"He has some really serious and fascinating points to make about how television was made and viewed back in the 1960s" - Adventures With the Wife in Space
"Demented rubbish." - Some random guy on the Internet
Collecting and expanding on the posts from the acclaimed blog TARDIS Eruditorum, this book provides a critical history of the William Hartnell era of Doctor Who. Ambitiously aiming to tell the developing story of Doctor Who from its beginning, TARDIS Eruditorum moves beyond received fan wisdom to treat Doctor Who not just [sic] a classic sci-fi show but a show that tells the story of an entire strain of mystical, avant-garde, and radical culture in Great Britain — a show that is quite literally about all of time and space, everything that ever happened, and everything that ever will.
Every essay from the blog has been revised and expanded, and eight new essays have been written specially for this collected edition. Inside, you can learn:
Note: Revised and expanded edition. Was the subject of a successful Kickstarter campaign in April-May 2013.
In this newly revised and expanded first volume of essays adapted from the acclaimed blog TARDIS Eruditorum you'll find a critical history of William Hartnell's three seasons of Doctor Who. TARDIS Eruditorum tells the ongoing story of Doctor Who from its beginnings in the 1960s to the present day, pushing beyond received wisdom and fan dogma to understand that story not just as the story of a geeky sci-fi show but as the story of an entire line of mystical, avant-garde, and radical British culture. It treats Doctor Who as a show that really is about everything that has ever happened, and everything that ever will.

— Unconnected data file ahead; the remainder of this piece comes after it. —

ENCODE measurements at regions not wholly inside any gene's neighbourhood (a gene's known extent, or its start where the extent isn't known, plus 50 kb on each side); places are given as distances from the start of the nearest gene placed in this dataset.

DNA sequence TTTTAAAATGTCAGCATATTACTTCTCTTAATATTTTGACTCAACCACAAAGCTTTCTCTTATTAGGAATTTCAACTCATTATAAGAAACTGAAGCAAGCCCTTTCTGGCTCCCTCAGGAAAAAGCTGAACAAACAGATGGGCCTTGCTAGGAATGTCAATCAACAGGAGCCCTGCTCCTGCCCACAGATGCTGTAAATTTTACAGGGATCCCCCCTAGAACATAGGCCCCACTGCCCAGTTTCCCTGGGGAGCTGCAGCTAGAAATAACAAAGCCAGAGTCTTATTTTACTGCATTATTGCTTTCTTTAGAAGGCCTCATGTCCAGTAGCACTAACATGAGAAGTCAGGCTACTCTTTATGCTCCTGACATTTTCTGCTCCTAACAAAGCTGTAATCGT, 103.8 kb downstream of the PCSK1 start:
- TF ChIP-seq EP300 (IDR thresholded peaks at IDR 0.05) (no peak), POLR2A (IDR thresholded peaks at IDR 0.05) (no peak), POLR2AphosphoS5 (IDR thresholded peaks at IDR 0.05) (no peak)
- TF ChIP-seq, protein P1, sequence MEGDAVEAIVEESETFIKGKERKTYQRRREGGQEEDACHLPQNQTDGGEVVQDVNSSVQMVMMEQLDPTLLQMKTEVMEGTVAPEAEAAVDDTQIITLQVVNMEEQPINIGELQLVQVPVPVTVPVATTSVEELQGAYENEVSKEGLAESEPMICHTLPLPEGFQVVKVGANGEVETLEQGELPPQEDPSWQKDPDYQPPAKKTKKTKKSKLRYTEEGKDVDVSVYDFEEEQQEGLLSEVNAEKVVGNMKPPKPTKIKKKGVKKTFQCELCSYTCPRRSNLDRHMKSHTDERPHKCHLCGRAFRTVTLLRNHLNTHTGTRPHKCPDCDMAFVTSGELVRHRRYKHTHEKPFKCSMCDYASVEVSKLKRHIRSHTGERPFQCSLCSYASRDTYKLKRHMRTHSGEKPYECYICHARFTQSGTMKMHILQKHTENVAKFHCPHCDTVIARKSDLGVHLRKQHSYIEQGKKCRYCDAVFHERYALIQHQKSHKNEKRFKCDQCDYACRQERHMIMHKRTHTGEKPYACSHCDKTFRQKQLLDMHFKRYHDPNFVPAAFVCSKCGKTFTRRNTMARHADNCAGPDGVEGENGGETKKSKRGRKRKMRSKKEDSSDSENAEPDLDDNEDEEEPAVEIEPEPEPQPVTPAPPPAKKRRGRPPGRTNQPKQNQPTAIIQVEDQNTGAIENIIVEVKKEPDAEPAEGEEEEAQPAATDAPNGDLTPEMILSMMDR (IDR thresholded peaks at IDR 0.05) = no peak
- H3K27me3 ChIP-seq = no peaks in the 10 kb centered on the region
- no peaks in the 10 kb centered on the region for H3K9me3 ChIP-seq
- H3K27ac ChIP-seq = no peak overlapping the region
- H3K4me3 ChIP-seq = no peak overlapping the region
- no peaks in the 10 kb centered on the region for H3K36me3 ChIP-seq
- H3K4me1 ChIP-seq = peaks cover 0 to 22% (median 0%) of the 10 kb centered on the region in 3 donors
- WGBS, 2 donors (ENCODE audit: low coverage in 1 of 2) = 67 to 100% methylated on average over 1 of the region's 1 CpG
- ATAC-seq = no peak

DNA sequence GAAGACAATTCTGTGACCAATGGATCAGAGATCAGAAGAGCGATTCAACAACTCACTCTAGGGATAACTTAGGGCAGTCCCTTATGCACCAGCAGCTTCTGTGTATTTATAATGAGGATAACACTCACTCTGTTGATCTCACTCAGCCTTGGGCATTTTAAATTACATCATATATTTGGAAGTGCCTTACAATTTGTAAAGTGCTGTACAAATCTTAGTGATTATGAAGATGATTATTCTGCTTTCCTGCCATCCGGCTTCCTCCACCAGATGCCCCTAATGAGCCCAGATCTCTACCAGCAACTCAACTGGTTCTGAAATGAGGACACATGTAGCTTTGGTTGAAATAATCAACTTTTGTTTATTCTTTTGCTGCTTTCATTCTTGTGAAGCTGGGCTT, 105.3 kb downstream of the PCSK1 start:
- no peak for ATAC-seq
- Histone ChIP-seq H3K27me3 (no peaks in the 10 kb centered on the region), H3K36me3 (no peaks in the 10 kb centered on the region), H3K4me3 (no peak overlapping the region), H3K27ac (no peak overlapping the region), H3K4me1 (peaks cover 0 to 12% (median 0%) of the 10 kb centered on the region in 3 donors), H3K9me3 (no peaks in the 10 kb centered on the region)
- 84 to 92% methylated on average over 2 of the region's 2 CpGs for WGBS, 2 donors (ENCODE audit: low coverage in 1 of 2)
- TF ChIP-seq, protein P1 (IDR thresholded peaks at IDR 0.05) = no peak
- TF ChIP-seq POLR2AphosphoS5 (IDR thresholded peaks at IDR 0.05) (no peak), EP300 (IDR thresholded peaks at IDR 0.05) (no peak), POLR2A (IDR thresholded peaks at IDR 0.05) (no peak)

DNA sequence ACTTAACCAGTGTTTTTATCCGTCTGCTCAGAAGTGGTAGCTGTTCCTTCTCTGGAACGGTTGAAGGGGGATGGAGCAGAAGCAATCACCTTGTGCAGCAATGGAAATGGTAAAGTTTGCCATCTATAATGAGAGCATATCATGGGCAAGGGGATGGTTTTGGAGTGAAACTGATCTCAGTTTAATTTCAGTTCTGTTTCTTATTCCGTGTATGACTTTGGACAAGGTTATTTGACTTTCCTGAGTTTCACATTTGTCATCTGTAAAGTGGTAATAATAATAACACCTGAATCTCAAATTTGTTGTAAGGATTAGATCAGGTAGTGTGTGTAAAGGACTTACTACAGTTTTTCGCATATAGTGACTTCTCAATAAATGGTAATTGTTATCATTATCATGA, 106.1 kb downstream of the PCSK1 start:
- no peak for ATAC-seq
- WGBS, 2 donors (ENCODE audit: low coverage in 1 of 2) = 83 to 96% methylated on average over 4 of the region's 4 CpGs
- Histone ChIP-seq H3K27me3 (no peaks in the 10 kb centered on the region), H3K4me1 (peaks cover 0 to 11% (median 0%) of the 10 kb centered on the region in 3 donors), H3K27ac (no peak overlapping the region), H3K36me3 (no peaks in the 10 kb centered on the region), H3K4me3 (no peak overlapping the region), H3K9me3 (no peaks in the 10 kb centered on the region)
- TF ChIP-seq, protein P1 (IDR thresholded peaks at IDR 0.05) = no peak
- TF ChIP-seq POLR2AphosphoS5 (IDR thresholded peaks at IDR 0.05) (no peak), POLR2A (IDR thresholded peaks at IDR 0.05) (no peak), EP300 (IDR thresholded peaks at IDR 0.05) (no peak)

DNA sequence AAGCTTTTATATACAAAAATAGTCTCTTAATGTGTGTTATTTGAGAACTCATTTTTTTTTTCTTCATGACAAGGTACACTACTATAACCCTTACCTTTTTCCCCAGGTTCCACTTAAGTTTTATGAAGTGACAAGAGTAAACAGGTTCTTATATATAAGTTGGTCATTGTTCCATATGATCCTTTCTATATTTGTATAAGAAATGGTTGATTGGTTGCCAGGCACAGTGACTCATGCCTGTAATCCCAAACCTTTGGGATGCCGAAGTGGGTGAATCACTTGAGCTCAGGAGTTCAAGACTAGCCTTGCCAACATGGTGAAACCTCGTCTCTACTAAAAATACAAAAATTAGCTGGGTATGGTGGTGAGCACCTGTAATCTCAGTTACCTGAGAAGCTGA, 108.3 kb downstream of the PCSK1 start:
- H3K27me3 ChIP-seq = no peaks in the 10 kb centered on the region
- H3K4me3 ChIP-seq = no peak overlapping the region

This volume focuses on the earliest years of the program, looking at how it emerged from the existing traditions of science fiction in the UK and how it quickly found its kinship with the emerging counterculture of the 1960s. Every essay from the Hartnell era has been revised and expanded from its original form, and the eight new essays exclusive to the collected edition have been augmented by a further eleven, providing nineteen book-exclusive essays on topics like what happened before An Unearthly Child, whether the lead character's name is really Doctor Who, and how David Whitaker created the idea of a Doctor Who novel. Plus, you'll learn:
How acid-fueled occultism influenced the creation of the Cybermen.
Why The Celestial Toymaker is irredeemably racist.
The Problem of Susan Foreman
Note: Other than the author's name change to Elizabeth Sandifer, this re-release also adds 2 new essays: one on Big Finish's The Beginning, the other on their First Doctor Adventures box set. (Although these are relatively minor changes, hence the cover still refers to it as the "2nd edition" rather than "3rd".)
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